Richard Dupont, the sculptor who is curating the Roy Newell show at the New York’s Carolina Nitsch gallery, first met the artist when both were in a group show in the mid 1990s. Dupont was in his mid twenties at the time and Newell was 84. “ He was cantankerous,” Dupont recalls, “Difficult. Disagreeable. Argumentative. Vulnerable—kind of a mess of a guy.”
They hit if off nonetheless and Dupont would frequently visit Newell and his wife in their cramped apartment in a Chelsea project. “He was extremely hard to be around. But he wasn’t threatened by me because I was so much younger. He would open up to me in a certain way. And I liked what he was doing. The more I went around the more I liked it. He was involved in a continuous meditation.”
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Then there were the tales. “It was like a window into a much different time. I was fascinated by the romance of that,” Dupont says. “Newell grew up during the Great Depression on the Lower East Side. Orthodox Jewish community. Several siblings. It was an extremely difficult life. He never had a toy as a child and his mother was illiterate. He took to art as a way of escaping his reality.”
In New York in the ‘40s immediately before the flowering of still unnamed Abstract Expressionism, the art reference room in the New York Public Library was a major meeting place for young artists and that was where Roy Newell, who was self-taught, met Willem de Kooning. “That was how Roy really got pulled into the art world. De Kooning was very well connected already, knew everybody. He and Roy got along very, very well. They would drink heavily together.”
Newell also became close to Franz Kline. They would meet every day at Rikers, the local soup kitchen, and lunch on the 25-cent chicken pot pie. “But Kline’s career was really beginning to take off astronomically,” Dupont notes. “Once he drove up to this soup kitchen in a brand-new Ferrari that he had traded to a collector for a painting.”
Newell meanwhile, experimented with gestural abstraction in the 1950s. “He was hot,” Dupont says. “He was showing at one of the top galleries in New York. He was in the Whitney’s annual painting show a couple of years in a row. And he was in a number of important group shows. He was also the subject of a profile in the New Yorker. And then he stopped doing what he was doing. And he started on this new path.
“While all of his contemporaries were exploring the expansive canvas and the big gesture Newell was working in miniature. His work is very much ahead of a lot of other artists. But he was through.”
Newell remained close to de Kooning and Kline. But he wasn’t happy living in their shadows. And he wasn’t shy about it. “It resulted in an extremely confrontational and argumentative persona,” Dupont says. “He would tell de Kooning exactly what he thought was wrong with his work. In a way that was not nice! He had no social graces. He was very rough and he was abrupt. But de Kooning seemed to rise above all this. And he was one of the only ones who continued to support him.”
Newell was working in a mode of Geometric Abstraction that derives from Malevich and Mondrian. He had a small group of loyal supporters—Willem and Elaine De Kooings donated a Newell to the Guggenheim—and he continued to get good reviews. But the work could not have been more deeply unfashionable, whether in the time of the Ab Exes, or later of Pop. ”People wrote it off as third or fourth generation Constructivism,” Dupont says.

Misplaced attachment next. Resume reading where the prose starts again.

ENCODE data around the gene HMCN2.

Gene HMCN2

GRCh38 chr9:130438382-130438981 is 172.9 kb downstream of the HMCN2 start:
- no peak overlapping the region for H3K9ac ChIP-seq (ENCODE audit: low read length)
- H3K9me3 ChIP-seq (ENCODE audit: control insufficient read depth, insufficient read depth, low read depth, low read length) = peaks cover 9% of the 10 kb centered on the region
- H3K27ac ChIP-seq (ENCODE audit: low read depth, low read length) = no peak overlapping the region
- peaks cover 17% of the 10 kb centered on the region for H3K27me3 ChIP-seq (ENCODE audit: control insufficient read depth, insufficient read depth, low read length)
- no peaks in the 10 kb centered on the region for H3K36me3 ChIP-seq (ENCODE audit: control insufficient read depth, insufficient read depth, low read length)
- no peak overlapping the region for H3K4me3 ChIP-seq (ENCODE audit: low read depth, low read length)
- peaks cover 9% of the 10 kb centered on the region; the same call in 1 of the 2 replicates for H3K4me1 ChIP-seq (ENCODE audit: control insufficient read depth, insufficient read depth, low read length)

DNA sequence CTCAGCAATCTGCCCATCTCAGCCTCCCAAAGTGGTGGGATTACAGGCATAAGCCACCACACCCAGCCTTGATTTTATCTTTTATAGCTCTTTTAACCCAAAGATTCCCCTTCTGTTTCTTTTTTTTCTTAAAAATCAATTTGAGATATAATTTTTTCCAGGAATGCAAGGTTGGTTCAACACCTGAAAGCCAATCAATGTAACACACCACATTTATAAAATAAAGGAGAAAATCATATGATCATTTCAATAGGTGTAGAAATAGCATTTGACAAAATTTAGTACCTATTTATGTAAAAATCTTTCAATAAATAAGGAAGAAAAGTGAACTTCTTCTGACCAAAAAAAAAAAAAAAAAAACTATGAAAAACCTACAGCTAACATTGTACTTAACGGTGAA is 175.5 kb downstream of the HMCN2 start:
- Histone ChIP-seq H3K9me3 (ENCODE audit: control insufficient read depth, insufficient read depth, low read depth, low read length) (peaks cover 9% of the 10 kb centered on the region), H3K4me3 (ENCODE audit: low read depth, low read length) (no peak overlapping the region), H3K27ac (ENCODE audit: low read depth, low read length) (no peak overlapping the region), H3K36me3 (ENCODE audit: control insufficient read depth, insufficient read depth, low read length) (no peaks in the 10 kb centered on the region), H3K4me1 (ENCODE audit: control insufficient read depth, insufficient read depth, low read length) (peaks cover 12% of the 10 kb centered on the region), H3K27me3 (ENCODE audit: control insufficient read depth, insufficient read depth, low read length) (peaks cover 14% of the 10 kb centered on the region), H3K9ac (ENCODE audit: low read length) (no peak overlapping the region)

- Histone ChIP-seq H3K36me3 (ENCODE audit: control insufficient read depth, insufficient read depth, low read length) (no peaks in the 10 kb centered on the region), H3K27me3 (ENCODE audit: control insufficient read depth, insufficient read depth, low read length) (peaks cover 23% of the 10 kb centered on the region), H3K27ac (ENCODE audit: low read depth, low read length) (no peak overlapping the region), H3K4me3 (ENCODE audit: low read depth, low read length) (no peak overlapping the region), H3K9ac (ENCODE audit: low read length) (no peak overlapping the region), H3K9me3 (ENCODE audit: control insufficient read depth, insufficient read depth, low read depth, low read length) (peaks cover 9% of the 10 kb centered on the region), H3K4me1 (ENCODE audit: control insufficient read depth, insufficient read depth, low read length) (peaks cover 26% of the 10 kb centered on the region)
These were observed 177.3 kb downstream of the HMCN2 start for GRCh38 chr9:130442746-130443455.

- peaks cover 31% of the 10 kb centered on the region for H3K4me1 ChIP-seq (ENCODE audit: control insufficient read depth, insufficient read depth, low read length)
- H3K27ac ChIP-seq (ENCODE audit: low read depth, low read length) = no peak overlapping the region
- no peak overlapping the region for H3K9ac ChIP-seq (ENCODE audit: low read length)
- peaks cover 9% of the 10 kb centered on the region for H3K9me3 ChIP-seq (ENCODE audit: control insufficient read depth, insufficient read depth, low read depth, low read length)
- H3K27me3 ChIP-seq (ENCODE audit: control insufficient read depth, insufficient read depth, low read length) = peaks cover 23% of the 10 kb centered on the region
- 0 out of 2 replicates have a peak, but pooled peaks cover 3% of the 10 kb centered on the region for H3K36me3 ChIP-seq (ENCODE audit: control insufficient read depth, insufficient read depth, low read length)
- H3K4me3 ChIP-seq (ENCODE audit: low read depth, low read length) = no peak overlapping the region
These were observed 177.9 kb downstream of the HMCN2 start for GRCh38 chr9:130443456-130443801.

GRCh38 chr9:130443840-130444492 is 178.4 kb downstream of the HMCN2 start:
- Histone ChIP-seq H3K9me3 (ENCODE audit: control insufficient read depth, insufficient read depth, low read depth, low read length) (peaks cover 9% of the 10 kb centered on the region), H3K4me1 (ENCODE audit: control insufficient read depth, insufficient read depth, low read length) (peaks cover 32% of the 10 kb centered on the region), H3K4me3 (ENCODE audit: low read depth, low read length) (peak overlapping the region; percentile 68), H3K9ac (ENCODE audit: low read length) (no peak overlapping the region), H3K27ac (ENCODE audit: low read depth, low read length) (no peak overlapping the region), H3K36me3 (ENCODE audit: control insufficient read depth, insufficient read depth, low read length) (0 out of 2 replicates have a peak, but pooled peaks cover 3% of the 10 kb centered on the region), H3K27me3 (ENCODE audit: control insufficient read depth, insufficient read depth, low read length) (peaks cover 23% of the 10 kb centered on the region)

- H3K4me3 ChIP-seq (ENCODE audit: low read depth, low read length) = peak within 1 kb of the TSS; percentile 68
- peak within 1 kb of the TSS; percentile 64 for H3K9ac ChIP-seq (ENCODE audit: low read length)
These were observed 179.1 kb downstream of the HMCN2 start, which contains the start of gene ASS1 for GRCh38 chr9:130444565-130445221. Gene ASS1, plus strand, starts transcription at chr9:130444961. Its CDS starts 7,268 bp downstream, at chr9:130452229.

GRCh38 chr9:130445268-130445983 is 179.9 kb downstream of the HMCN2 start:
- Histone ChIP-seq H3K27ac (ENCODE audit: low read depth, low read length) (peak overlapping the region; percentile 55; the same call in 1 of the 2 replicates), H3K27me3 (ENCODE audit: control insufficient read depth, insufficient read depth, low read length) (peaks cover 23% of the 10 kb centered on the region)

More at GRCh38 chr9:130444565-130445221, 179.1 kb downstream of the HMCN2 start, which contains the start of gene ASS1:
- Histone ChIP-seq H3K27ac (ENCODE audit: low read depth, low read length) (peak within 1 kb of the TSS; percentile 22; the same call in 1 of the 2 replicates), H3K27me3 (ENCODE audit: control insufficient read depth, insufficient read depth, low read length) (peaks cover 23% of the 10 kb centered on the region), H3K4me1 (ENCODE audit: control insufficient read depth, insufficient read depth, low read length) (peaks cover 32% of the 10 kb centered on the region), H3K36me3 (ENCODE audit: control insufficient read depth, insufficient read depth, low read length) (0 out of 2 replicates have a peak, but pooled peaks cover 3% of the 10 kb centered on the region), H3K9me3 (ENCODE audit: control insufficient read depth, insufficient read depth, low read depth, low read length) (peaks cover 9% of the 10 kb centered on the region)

Newell stuck grimly to his guns, doggedly painting and repainting, but he sold few, and it wore him down. “His whole life had been such a disappointment,” Dupont recalls. “He was extremely cynical. Did he think is time would come? He was deeply disappointed that it hadn’t. His two best friends had become two of the greatest artists of all time. And nobody even knew who he was.
“That got the better of him in the early ‘60s. And that’s what drove him into the deep alcoholism. Newell was lucky to emerge from it. And by the time he cleared his head two and a half decades had gone by.”
That was when he met Dupont. And Dupont tried to get him shows.
“I showed his work to all kinds of people,” he says. “We almost hooked something up at Robert Miller in the late ‘90s. I was able to get a few pictures over there. They wanted to do a show with John McLaughlin, Peter Halley and Newell. That would have been a three generational look at Geometric Abstraction. And it would have been superb. But it wasn’t to be. Carolina Nitsch, Richard Dupont’s dealer, began at Brooke Alexander Editions. She now has two spaces in Manhattan, where she shows works on paper—for instance by Carolee Schneeman, Louise Bourgeois and Dupont himself—and she publishes editions. She had never before shown a painter but when Dupont showed her the work it appealed to her. As did Newell’s story.
Newell, who died in 2006, only completed 100 or so paintings in his lifetime. And there are paintings in Dupont’s show that he had begun working on in the 1950s and was still working on when he died. He would say that each painting contained a hundred paintings within it. Indeed the paintwork on some is an inch thick. “Making the paintings was the point. Losing himself,” Dupont says. “He would wake up, eat, take one of them down and start working on it all over again.. It was kind of maddening. But there was something else going on, something that was beyond him. That may sound weird but that’s what it was. It’s as if the art was beyond him.”
Anthony Haden-Guest is the news editor of Charles Saatchi’s online magazine.